MLR

Tax return audits: The odds are in your favor

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What are your chances of being audited?

The IRS has issued its annual data book, which provides statistical data on its fiscal year (FY) 2012 activities. The data book provides information about how many tax returns the IRS examines, or audits, and what types of returns the IRS is focusing on.

Of the 143,399,737 individual tax returns filed for the 2011 calendar year, 1,481,966 were audited – roughly 1 percent of the total. Revenue agents, tax compliance officers, tax examiners and revenue officer examiners conducted only 24.3 percent of the individual audits. The other 75.7 percent of the audits were handled through correspondence between the IRS and taxpayers.

Other statistics included in the data book for FY 2012:

  • For business returns, other than farm returns, showing total gross receipts of $100,000 to $200,000, 3.6 percent of returns were audited.
  • For business returns, other than farm returns, showing total gross receipts of $200,000 or more, 3.4 percent of returns were audited.
  • Of the returns showing farm (Schedule F) income, 0.5 percent were audited.
  • For returns showing total positive income of $200,000 to $1 million, 2.8 percent of returns not showing business activity were audited, and 3.7 percent of returns showing business activity were audited.
  • The audit rate for returns with total positive income of $1 million or more was 12.1 percent.

Not surprisingly, the higher the income, the greater the chance of being audited. During FY 2012, the IRS examined:

  • 0.85 percent for those returns with adjusted gross income (AGI) between $100,000 and $200,000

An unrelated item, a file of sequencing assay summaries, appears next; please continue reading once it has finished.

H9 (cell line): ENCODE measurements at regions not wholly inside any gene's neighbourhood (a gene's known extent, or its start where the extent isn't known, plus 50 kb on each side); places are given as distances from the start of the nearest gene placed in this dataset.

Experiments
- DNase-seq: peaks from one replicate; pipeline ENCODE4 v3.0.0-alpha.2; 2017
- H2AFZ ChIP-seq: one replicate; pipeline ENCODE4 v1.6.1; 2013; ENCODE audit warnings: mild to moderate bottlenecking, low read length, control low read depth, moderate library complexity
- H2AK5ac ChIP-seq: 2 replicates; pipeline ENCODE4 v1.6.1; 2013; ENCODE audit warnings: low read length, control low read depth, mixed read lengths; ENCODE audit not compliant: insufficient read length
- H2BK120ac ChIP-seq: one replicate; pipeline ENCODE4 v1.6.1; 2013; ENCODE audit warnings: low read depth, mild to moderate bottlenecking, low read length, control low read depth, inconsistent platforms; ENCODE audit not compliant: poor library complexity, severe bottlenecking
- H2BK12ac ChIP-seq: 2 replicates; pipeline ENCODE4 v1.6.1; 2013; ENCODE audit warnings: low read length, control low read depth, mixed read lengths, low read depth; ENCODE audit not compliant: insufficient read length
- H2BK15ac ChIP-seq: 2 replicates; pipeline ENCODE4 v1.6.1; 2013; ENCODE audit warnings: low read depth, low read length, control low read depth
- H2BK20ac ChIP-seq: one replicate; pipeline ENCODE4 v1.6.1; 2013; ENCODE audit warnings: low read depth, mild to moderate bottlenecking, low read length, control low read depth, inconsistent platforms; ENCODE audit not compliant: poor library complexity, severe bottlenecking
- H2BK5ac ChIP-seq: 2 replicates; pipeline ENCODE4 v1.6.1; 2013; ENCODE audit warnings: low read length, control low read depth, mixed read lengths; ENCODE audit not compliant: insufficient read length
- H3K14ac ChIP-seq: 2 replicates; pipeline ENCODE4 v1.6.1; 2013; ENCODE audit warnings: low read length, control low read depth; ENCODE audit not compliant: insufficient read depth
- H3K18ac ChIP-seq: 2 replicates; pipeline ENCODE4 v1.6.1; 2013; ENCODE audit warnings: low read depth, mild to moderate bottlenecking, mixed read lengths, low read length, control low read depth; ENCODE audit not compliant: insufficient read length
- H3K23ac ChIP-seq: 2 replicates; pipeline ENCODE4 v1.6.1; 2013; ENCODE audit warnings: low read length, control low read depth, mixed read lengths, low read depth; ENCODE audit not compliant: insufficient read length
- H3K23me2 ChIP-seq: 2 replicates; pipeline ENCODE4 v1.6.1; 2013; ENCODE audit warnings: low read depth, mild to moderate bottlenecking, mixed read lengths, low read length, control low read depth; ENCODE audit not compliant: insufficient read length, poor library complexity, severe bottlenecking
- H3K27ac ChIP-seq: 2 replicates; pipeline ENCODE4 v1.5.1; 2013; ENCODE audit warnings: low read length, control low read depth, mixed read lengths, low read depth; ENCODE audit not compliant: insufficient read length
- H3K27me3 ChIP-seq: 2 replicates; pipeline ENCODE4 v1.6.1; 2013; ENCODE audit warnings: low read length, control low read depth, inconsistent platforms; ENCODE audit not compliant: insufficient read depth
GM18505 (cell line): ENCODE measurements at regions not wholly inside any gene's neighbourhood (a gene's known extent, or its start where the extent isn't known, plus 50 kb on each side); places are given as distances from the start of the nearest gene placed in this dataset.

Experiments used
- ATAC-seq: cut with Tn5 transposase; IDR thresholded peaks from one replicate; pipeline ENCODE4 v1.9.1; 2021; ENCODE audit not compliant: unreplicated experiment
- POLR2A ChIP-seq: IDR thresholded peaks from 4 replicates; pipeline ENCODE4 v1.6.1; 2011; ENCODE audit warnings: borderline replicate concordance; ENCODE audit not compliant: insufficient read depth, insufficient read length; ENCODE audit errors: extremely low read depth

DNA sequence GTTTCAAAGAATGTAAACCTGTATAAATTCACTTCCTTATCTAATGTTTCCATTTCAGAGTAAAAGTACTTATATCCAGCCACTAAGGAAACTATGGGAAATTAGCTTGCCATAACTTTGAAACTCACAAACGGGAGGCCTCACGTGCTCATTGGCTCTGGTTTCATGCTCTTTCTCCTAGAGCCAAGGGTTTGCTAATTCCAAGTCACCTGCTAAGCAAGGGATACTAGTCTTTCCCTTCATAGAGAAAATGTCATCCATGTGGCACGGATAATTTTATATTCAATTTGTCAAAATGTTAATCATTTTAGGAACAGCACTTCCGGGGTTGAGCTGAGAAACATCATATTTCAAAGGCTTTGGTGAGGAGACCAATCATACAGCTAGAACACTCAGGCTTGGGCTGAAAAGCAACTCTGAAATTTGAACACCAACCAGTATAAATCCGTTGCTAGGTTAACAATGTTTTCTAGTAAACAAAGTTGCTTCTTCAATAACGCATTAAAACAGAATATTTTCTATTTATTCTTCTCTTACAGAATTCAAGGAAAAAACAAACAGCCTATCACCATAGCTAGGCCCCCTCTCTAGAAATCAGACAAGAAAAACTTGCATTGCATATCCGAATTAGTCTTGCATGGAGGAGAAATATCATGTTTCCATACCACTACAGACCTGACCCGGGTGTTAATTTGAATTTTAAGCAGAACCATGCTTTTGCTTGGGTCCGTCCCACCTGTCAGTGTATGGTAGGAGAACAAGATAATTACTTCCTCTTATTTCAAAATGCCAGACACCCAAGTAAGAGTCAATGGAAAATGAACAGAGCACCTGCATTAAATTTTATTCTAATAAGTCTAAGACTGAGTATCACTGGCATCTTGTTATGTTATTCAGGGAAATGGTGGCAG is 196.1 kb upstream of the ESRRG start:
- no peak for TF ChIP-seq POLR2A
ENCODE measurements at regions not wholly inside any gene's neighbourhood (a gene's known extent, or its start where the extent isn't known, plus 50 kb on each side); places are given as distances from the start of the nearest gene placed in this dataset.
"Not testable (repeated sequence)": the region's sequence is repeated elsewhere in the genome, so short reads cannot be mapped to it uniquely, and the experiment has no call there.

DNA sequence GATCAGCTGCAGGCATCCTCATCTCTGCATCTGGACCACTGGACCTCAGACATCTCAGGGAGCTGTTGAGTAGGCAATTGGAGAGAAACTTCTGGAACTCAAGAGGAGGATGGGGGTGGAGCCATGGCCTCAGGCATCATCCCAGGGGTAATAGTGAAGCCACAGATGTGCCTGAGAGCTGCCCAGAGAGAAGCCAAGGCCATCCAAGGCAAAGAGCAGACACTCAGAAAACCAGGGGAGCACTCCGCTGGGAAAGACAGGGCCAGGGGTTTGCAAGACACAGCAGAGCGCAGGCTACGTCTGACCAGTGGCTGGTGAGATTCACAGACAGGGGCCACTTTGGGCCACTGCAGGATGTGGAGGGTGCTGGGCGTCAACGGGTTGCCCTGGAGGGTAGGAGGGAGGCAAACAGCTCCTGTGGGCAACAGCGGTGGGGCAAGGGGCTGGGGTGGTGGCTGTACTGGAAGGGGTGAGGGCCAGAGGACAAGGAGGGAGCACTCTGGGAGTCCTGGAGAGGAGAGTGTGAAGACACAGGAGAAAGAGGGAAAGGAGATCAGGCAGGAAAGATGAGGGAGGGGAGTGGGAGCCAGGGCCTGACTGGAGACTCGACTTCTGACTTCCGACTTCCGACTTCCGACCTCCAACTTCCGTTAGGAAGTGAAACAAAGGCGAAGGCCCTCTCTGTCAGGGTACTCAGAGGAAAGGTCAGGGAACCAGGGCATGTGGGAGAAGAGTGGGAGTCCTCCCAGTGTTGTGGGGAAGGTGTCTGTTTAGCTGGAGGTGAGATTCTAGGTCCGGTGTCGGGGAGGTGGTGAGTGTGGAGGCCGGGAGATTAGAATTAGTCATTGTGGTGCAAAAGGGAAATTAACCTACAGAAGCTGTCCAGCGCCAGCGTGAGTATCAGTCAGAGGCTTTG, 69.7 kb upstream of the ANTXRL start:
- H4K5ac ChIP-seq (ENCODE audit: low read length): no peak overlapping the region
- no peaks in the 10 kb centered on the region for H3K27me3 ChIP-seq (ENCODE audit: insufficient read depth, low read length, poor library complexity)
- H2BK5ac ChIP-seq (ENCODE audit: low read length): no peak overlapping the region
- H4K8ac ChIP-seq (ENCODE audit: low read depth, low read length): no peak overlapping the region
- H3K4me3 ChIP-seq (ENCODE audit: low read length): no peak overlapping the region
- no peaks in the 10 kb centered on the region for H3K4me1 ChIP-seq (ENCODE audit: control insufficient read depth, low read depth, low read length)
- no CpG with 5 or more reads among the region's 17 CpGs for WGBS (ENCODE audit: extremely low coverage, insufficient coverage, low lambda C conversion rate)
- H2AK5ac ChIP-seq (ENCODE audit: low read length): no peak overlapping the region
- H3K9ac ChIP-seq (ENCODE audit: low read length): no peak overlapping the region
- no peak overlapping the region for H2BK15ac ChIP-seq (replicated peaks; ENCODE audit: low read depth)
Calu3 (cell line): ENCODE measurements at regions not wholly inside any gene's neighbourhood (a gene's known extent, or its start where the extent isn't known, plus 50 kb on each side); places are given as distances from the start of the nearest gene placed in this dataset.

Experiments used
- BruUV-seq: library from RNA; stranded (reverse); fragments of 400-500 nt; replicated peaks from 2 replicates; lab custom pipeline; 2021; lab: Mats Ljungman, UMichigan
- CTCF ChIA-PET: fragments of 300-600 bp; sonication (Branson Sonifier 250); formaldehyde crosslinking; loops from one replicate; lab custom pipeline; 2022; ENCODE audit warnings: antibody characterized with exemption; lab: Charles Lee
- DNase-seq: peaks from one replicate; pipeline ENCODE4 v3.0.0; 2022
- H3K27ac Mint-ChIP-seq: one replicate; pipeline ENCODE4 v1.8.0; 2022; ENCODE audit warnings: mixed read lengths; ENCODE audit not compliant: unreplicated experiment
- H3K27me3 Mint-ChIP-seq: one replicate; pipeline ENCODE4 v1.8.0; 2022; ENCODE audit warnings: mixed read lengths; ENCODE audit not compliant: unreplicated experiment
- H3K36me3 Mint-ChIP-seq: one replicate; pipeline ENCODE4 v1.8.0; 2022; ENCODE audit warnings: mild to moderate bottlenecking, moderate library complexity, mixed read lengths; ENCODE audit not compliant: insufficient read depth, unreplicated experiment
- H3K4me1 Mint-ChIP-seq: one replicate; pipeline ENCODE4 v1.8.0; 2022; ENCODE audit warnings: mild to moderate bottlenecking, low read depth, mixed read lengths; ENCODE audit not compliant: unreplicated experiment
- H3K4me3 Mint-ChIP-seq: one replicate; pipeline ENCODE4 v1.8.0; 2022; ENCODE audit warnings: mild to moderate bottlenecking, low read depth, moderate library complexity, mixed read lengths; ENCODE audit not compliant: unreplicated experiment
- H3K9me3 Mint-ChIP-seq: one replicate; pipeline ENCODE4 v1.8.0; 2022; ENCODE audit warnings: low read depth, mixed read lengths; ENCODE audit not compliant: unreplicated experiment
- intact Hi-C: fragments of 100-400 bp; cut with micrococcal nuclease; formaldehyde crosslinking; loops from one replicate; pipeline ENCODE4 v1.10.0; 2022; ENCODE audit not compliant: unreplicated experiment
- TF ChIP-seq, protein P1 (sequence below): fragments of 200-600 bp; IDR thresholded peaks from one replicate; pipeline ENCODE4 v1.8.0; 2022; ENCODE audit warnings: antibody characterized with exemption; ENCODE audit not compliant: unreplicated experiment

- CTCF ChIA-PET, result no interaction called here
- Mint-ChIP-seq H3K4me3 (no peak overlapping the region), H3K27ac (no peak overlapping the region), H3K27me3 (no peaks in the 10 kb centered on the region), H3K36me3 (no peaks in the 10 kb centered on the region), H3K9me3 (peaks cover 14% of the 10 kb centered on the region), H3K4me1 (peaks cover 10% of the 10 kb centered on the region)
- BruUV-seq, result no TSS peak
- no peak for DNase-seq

• 1.96 percent for those with $200,000 to $500,000 of AGI
  • 8.9 percent for those with at least $1 million but less than $5 million of AGI

Audit rates were even higher for those with at least $5 million but less than $10 million of AGI and for those with AGI of $10 million or more.

Select audit rates for business returns were as follows:

  • For all corporate returns other than S corporations (Form 1120-S), 1.5 percent
  • For corporations with balance sheets showing total assets of:
    • $250,000 to $1 million, 1.7 percent
    • $1 million to $5 million, 2.1 percent
    • $5 million to $10 million, 2.6 percent
  • For large corporations with balance sheets showing total assets of $10 million or more, the overall audit rate was 17.8 percent. The audit rate for these corporations increased with the size of the entity:
    • 10.5 percent for those with total assets of $10 million to $50 million
    • 22.7 percent for those with $250 million to $500 million
    • 45.4 percent for those with $5 billion to $20 billion
    • 93 percent for those with $20 billion or more
  • For partnership and S corporation returns, the audit rate was 0.5 percent.